Celebrations of freedom rang across the country Tuesday, June 19, in recognition of Juneteenth, the most prominent Emancipation Day holiday in the United States. Juneteenth, the date commemorating when Black slaves in Galveston, Texas were liberated by the Union Army and marking the official end of slavery in the United States, was observed in every borough of the city both with revelry and activism.
Festivities had begun even before Tuesday’s event, with the Juneteenth Committee of Masjid Malcolm Shabazz and The Martin Luther King Jr. Center New York Support Group co-hosting the group’s 25th annual Juneteenth and 33rd annual KingFest Celebration Parade Saturday, June 16, in Harlem. The parade began on 116th Street between Lenox and Fifth avenues, proceeded along Frederick Douglass Boulevard to Martin Luther King Jr. Boulevard, and then finished at the Masjid Malcolm Shabazz Mosque.
Activist groups engaged with the day’s spirit of emancipation by challenging modern issues of bondage and internment. The grassroots organization Citizen Action of New York coordinated a protest in Foley Square calling for criminal justice reform in New York State. The protest centered on the state’s bail system, which experts and public defenders argue often incentivizes judges to set unaffordable bail for defendants, a penalty that disproportionately harms the poor and minorities. The activists called out the “guilty until proven innocent” nature of the policies and demanded a “complete overhaul of bail, discovery and speedy trial laws,” in New York State. Numerous groups, including the Brooklyn Community Bail Fund, Bronx Freedom Fund and Justice Leadership USA, were also in attendance.
Elsewhere, Juneteenth was commemorated with music and discourse. Hosted in the Riverside Church, the fourth annual Juneteenth Celebration in the city was a blend of social advocacy and song. The celebration called on attendees to recognize not only the 153rd anniversary of American slavery’s end but also the 50th anniversary of Dr. Martin Luther King Jr.’s assassination. The theme of the night was “The Fierce Urgency for Justice Now,” with organizers encouraging those present to help ensure justice “for all God’s children.” After special remarks by the Rev. Dr. William J. Barber II, the celebration featured musical performances by Cyrus Chestnut, Wycliffe Gordon and others. Actors and activists Harry and Gina Belafonte, change advocate Dr. Gail Christopher, community organizer Cristina Jiménez and youth leaders from the #NeverAgain anti-gun violence movement were all recognized as “Spirit Alive” honorees.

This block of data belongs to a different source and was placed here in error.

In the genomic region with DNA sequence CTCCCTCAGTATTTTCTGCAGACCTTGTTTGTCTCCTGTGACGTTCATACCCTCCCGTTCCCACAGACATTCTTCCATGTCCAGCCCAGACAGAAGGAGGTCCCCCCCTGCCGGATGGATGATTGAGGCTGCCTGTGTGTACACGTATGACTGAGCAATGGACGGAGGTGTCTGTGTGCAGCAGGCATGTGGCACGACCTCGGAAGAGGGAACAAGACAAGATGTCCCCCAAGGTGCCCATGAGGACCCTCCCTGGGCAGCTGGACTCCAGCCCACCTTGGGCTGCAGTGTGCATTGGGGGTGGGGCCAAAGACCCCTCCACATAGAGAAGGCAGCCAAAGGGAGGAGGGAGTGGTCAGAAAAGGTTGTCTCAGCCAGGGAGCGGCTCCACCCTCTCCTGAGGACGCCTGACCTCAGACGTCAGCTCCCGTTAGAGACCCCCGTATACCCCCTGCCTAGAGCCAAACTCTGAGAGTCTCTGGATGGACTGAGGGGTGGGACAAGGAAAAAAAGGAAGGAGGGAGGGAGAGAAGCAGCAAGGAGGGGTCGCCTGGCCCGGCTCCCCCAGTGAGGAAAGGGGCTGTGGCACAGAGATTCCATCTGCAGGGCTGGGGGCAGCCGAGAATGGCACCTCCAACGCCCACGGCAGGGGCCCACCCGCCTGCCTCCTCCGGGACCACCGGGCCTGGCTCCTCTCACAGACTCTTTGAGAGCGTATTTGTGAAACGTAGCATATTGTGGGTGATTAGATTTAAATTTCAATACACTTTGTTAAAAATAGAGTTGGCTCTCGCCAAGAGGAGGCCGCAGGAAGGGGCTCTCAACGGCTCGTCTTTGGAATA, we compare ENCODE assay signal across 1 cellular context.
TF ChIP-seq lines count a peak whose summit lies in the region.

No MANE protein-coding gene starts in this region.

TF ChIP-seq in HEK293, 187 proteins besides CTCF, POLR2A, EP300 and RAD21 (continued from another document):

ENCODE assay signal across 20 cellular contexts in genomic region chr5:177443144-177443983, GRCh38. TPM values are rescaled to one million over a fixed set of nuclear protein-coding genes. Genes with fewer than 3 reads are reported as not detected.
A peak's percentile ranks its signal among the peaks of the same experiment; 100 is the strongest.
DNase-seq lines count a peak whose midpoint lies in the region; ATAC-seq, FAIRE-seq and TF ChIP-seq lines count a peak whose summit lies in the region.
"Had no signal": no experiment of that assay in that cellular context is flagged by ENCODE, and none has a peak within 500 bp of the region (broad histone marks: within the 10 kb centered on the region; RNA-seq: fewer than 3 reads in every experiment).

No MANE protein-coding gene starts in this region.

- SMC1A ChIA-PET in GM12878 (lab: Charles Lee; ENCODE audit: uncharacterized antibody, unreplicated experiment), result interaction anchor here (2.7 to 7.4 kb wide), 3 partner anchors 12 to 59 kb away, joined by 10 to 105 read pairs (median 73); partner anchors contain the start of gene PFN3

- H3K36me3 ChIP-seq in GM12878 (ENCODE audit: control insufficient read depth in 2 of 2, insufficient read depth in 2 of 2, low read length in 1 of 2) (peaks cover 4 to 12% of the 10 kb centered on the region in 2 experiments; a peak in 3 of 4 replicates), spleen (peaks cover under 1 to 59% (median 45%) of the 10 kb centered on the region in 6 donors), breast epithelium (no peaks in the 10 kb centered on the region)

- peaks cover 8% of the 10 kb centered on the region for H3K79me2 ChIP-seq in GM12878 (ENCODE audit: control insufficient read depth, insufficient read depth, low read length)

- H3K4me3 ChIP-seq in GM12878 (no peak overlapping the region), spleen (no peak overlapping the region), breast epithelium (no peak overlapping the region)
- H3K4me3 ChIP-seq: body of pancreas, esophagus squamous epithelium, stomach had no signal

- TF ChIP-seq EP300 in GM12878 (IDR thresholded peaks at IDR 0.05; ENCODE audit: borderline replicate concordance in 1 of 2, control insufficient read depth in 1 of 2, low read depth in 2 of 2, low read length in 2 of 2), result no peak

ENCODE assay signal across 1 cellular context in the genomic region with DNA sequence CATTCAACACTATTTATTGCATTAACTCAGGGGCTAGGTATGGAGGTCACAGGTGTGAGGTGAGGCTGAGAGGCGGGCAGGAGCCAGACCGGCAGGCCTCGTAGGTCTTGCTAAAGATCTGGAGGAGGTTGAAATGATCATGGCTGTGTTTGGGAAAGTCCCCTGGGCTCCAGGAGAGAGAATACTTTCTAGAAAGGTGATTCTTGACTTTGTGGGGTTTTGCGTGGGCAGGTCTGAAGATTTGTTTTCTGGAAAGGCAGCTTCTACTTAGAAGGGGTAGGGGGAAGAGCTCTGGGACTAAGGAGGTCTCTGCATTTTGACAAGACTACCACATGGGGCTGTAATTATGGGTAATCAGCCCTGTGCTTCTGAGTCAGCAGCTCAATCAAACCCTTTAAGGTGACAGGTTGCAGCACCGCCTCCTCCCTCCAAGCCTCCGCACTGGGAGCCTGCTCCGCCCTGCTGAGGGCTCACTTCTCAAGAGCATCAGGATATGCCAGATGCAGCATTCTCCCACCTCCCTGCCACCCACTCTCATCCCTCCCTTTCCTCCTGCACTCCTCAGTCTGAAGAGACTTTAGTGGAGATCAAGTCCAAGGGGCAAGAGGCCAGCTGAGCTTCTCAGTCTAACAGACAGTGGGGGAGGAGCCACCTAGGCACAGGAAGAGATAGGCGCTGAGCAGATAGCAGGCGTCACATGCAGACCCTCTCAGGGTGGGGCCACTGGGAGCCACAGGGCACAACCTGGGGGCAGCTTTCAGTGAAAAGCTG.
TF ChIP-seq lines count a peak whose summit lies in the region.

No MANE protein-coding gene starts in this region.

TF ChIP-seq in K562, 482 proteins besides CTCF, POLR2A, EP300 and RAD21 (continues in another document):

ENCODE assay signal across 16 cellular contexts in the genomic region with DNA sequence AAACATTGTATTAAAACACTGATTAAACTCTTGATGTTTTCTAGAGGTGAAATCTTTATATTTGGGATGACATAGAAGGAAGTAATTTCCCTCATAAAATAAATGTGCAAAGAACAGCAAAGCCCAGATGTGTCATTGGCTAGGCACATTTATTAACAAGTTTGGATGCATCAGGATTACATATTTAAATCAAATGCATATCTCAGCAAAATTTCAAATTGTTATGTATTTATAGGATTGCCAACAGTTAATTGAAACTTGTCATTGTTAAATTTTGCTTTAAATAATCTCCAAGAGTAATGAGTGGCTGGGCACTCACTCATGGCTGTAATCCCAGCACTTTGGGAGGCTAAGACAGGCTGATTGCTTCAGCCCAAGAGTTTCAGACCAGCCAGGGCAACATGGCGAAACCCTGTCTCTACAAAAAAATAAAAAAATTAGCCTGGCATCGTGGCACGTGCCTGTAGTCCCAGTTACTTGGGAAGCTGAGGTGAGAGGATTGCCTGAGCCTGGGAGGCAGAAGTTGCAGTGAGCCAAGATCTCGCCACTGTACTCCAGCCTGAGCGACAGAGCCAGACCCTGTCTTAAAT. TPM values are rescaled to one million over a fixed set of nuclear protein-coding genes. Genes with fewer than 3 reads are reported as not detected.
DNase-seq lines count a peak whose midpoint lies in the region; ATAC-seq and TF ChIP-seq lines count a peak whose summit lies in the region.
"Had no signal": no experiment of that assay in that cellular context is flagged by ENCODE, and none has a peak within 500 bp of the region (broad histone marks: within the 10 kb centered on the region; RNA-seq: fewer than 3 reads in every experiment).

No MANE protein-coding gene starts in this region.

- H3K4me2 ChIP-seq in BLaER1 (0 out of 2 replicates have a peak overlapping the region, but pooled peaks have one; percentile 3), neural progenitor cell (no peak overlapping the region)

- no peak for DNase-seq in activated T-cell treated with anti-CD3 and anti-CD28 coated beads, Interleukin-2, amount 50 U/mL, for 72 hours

Others used Juneteenth as a moment to reflect spiritually and emotionally on the community and legacies built since emancipation. An event entitled “Celebrating Our Many Accomplishments” was hosted at the Joseph P. Kennedy Jr. Center Tuesday. The gathering featured song, poetry and narration from community members. A moment of silence was observed in addition to renditions of James Weldon Johnson’s “Lift Every Voice and Sing,” and Whitney Houston’s “The Greatest Love of All.” The Rev. Richard Hayes delivered a sermon entitled “We Are Survivors,” about the resilience of the Black American spirit. The event was closed with a reading of Langston Hughes’ “My People.”
Festivities continued into the week Tuesday’s holiday as well. The Weeksville Heritage Center in Brooklyn sponsored a series of events for its “Unapologetically Black Week,” which featured discussions at the center on commemorating and generating Black traditions for June 19, with a conversation led by Antonio Johnson focusing on intergenerational trauma and dialogue among Black men held the next day. Friday, June 22, the center will be hosting a “Summer Friday Day Party” from 2 p.m. to 5 p.m. and a gallery exhibition and curated tour of the titled “#ForTheCulture: Legacies of Visual Unrest” this Saturday.